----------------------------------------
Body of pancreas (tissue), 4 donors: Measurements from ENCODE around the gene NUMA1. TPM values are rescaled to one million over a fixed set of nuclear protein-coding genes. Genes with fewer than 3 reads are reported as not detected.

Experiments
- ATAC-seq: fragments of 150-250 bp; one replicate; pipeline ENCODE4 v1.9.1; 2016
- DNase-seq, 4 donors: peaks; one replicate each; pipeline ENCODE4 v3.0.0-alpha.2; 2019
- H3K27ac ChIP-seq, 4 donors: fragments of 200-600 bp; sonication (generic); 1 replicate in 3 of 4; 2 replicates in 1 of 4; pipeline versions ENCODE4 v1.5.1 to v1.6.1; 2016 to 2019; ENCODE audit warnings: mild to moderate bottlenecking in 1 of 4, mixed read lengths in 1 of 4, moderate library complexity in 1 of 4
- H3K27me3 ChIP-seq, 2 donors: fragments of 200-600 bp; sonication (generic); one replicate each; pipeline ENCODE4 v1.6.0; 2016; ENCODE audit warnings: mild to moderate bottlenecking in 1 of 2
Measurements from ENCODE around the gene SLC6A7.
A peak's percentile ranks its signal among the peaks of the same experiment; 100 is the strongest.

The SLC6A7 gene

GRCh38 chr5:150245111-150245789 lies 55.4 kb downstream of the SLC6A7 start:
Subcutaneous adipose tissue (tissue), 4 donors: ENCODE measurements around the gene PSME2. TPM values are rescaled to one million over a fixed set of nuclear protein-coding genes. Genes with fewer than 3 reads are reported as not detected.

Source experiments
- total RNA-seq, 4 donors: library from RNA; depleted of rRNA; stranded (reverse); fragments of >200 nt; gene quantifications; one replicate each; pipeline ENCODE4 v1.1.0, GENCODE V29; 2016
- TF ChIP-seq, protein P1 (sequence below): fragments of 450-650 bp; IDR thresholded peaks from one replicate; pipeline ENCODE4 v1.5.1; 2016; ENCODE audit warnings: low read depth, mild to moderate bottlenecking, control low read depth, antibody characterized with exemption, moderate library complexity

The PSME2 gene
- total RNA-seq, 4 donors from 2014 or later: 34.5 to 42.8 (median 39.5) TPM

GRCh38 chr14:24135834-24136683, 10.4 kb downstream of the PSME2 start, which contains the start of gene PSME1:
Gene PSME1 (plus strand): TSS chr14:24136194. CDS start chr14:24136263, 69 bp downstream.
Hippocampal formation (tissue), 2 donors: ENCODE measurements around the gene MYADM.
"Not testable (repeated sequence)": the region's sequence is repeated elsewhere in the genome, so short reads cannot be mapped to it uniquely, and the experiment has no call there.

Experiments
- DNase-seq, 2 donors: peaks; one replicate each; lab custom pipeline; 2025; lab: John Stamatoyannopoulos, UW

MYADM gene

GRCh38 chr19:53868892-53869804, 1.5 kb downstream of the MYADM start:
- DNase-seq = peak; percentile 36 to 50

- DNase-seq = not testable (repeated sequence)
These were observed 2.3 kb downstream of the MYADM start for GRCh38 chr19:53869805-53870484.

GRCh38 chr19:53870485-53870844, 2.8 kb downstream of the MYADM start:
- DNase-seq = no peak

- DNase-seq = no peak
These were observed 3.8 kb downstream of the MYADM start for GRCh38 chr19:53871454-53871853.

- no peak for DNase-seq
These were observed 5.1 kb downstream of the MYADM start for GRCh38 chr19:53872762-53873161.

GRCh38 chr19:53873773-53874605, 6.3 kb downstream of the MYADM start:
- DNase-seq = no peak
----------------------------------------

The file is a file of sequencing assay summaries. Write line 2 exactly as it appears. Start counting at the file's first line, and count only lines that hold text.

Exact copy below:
Experiments